CMSC 838Y Paper Reviews

Skip down to paper 0: Algis Rudys and Dan S. Wallach. Transactional rollback for language-based systems. In Proceedings of theInternational Conference on Dependable Systems and Networks (DSN-2002), June 2002. [ .html


Reviews for paper 0

Review from Piyush Bhagat <piyushb@glue.umd.edu> at Mon Mar 10 12:54:19 EST 2003:

The paper is about a methodology called transactional roll back applied to 
language-based systems. The basic use of the methodology is to save run time 
systems from the after effects of malicious or buggy codelets, which can cause 
abrupt termination of any other codelet leading the system to an inconsistent 
state from where it cannot recover. The basic principle underlying the 
methodology is If each instance of a codelet is run into its own transaction 
and due to some malicious codelet the running codelet is abruptly terminated 
then the transaction is aborted and all the changes made by the codelet are 
rolled back preventing the system from reaching an inconsistent state. If in 
the above case the codelet is restarted its state is initialized from scratch, 
as its execution state is not saved. Only the persistent state of the codelet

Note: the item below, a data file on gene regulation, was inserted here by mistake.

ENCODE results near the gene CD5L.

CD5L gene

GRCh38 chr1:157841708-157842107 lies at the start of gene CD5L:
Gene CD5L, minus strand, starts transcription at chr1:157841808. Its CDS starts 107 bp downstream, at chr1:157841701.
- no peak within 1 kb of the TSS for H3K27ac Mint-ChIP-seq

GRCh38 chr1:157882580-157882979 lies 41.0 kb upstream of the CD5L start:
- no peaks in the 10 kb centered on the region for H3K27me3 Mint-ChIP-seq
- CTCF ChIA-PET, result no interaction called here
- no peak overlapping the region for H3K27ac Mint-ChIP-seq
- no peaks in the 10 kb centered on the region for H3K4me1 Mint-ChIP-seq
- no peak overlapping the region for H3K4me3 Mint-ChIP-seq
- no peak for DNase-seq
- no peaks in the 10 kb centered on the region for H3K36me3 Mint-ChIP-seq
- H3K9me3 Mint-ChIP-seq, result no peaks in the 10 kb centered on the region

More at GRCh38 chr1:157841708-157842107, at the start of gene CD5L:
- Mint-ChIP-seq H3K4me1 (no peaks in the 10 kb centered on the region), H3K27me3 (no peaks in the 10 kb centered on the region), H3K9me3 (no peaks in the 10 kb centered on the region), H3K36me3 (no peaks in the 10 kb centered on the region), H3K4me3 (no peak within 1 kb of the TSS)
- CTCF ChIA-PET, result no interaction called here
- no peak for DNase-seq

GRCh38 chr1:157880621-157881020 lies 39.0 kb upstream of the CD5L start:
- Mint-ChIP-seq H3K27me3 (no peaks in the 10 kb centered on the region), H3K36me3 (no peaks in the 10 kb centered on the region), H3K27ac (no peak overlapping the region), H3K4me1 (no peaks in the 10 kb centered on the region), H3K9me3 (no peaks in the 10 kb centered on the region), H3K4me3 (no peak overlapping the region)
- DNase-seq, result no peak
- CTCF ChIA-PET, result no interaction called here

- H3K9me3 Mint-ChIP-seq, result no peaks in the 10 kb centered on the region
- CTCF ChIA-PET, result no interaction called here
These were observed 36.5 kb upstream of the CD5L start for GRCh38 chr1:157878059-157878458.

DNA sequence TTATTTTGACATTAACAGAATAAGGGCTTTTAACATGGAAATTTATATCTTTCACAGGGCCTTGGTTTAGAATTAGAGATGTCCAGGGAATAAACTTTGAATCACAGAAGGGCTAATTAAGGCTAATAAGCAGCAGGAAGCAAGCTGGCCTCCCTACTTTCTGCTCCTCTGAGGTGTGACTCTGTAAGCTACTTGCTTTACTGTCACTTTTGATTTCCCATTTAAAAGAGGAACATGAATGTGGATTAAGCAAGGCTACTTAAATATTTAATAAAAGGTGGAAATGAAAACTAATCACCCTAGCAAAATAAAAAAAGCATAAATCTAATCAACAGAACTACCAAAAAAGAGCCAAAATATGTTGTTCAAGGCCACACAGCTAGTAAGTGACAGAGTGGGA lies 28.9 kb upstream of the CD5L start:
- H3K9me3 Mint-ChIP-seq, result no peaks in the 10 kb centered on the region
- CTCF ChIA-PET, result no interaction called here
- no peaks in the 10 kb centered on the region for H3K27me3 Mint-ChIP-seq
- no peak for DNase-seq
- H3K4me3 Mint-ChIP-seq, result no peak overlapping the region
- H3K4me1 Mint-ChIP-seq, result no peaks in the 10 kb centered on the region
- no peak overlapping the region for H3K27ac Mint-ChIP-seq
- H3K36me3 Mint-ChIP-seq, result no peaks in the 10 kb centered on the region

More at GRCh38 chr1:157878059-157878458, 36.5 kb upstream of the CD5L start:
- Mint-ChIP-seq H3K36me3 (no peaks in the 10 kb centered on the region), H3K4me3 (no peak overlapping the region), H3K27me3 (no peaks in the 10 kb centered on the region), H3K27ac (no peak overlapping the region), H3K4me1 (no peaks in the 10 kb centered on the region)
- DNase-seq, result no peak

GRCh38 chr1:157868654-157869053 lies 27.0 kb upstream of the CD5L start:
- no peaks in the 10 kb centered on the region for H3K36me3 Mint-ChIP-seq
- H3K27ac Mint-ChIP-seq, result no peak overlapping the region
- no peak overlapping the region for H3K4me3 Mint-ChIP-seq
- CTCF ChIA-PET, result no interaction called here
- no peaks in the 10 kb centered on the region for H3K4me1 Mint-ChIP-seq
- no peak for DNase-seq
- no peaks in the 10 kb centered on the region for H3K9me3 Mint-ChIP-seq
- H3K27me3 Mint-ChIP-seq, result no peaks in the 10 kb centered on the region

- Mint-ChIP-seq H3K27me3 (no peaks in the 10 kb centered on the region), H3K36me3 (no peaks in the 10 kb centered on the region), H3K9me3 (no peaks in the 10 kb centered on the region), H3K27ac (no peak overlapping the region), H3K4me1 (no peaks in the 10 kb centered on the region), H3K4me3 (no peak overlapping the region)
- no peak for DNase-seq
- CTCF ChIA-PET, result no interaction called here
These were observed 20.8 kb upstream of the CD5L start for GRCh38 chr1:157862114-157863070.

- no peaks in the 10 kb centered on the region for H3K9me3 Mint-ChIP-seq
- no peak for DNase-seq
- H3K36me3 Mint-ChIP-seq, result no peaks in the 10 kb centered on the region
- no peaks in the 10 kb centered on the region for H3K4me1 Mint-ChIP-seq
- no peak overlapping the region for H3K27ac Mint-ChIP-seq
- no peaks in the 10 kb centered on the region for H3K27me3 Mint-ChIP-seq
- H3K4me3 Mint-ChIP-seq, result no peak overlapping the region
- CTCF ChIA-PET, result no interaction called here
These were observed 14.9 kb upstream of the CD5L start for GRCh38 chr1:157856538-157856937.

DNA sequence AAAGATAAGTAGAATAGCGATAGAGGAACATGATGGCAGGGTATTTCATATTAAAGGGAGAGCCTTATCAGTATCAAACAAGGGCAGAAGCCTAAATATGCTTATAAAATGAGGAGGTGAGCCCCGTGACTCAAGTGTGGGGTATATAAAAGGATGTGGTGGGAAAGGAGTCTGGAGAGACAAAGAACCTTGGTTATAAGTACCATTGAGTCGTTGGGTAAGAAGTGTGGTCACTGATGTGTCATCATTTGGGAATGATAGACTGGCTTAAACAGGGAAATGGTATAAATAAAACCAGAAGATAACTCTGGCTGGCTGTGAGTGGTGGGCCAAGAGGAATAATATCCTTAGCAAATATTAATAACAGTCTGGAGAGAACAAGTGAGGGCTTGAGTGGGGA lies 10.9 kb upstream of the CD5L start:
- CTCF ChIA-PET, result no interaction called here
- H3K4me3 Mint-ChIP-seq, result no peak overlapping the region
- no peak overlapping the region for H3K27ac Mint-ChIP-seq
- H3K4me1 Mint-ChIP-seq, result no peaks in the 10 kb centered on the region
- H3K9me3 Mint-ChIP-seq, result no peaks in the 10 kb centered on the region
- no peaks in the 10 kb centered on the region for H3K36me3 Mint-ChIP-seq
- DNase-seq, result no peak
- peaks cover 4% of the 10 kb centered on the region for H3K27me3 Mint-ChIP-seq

is saved. The paper says that the two main data conflicts that complicate the 
design of the methodology are write after write and read after write. 
Constraining the order of operations in the transactions can prevent these. The 
paper says that the methodology can be implemented in 3 ways below, inside and 
above runtime system. Out of these I feel that above the runtime system 
approach is optimum as it solves several purposes like portability, security 
etc. The paper goes into the details of roll back explaining locking and backup 
maintenance. The paper then implements the methodology with java and explains 
the changes needed in the java code to support transactional roll back. The 
paper also deals with the performance issue and finds that the methodology has 
got a large overhead but at the same time It says that the methodology can be 
optimized.       

Review from prashant lamba<plamba@wam.umd.edu> at Tue Mar 11 00:17:29 EST 2003:

This paper might be considered as extension work to the termination in the 
language based system.It highlights the need of the roll back to a safe 
state.So this paper gives an solution and implementation of this system.This is 
based on the simple mechanism of keeping the records of changes made by the 
codelet,taking in care of read-after-write conflict and write-after-write 
conflict.Architectural implementation is same as any language persistence.We 
can impelment this to run above run time system,inside run-time system or above 
the run time .Paper presents the details of all the implemnetation and sugesst 
that for portability of system we should chose to implement transactional 
rollback above the language run time using code - to - code transformation.In